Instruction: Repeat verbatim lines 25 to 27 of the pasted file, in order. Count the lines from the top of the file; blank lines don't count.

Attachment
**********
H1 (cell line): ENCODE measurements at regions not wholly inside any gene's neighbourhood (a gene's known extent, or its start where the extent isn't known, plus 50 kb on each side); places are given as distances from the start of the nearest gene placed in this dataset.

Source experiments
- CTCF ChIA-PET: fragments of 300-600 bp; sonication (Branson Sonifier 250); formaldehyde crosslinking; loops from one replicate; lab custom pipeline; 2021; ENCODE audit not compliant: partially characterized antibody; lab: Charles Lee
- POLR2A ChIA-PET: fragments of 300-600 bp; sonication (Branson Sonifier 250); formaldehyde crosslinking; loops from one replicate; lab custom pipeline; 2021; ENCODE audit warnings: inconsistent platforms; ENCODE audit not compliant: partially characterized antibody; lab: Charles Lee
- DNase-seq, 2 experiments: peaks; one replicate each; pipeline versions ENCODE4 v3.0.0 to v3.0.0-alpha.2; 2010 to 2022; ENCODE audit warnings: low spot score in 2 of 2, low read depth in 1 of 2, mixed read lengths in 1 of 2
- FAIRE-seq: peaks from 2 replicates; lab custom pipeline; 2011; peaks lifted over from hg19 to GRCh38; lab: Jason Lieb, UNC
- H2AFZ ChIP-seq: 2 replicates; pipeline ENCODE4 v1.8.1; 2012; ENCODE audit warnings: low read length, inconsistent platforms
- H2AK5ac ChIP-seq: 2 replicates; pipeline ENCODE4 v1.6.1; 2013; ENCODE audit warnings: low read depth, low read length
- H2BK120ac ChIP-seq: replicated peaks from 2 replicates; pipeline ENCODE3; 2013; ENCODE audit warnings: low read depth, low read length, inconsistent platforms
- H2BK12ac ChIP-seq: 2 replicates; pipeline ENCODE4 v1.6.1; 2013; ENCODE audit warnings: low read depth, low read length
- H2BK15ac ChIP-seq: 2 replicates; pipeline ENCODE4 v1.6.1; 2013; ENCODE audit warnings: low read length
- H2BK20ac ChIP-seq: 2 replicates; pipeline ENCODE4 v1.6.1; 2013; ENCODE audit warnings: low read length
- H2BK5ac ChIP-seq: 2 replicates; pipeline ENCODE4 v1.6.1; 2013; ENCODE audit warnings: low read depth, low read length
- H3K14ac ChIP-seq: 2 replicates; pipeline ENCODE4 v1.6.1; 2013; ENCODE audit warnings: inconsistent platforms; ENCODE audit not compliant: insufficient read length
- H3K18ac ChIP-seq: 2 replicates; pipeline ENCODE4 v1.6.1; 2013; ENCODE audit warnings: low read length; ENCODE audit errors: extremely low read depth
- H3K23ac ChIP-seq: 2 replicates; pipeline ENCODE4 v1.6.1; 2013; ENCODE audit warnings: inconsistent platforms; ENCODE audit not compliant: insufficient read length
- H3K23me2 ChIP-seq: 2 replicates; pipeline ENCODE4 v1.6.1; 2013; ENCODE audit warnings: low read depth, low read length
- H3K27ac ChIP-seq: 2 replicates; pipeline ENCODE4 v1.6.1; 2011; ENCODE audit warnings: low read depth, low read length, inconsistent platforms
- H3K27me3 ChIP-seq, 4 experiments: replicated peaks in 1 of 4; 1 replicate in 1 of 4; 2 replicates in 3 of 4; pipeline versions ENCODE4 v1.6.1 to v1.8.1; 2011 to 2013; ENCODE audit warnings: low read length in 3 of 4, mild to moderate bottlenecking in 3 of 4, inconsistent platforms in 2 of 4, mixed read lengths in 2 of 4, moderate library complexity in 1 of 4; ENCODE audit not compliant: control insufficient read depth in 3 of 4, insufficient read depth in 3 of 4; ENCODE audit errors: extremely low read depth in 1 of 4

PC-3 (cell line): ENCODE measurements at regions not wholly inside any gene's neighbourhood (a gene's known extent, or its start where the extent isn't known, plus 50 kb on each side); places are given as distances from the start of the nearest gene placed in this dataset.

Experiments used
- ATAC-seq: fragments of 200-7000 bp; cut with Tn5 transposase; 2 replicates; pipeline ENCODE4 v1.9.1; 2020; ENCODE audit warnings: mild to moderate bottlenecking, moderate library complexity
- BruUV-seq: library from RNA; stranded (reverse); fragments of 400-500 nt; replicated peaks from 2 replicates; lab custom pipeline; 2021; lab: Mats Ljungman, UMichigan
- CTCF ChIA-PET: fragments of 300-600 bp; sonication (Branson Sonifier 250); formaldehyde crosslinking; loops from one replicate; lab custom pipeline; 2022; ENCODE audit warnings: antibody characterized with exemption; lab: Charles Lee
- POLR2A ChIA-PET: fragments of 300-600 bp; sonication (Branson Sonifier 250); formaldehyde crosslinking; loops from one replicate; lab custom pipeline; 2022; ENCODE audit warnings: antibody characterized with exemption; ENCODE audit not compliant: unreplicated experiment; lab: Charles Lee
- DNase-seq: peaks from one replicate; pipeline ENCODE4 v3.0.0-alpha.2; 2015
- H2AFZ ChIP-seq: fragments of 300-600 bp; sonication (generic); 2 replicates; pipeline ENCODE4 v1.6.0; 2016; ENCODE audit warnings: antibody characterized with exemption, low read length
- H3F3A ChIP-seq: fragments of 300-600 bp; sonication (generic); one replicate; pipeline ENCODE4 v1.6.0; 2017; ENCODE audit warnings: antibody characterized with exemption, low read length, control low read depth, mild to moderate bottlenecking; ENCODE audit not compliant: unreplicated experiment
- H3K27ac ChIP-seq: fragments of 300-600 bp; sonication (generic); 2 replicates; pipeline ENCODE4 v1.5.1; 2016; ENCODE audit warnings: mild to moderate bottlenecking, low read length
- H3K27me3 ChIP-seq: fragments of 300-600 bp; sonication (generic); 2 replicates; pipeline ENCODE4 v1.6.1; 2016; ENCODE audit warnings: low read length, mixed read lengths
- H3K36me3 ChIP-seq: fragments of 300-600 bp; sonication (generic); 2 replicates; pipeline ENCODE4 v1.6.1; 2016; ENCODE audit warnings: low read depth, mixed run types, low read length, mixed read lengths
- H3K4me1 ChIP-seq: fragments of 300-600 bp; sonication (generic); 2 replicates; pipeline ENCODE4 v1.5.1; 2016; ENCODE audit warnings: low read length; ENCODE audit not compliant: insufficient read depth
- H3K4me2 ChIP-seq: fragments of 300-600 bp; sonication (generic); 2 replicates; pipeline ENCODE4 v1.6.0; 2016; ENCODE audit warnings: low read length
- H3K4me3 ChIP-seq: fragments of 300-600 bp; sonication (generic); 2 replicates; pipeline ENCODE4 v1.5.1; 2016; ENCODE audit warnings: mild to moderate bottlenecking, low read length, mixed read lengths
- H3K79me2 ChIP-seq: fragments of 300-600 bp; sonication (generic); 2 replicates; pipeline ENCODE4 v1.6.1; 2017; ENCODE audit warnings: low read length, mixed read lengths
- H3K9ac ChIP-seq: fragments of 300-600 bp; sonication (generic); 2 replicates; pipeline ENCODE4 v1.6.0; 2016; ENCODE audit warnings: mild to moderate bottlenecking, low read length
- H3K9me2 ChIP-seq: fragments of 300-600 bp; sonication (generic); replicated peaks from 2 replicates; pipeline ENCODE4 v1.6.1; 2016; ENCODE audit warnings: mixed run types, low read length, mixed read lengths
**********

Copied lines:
- POLR2A ChIA-PET: fragments of 300-600 bp; sonication (Branson Sonifier 250); formaldehyde crosslinking; loops from one replicate; lab custom pipeline; 2022; ENCODE audit warnings: antibody characterized with exemption; ENCODE audit not compliant: unreplicated experiment; lab: Charles Lee
- DNase-seq: peaks from one replicate; pipeline ENCODE4 v3.0.0-alpha.2; 2015
- H2AFZ ChIP-seq: fragments of 300-600 bp; sonication (generic); 2 replicates; pipeline ENCODE4 v1.6.0; 2016; ENCODE audit warnings: antibody characterized with exemption, low read length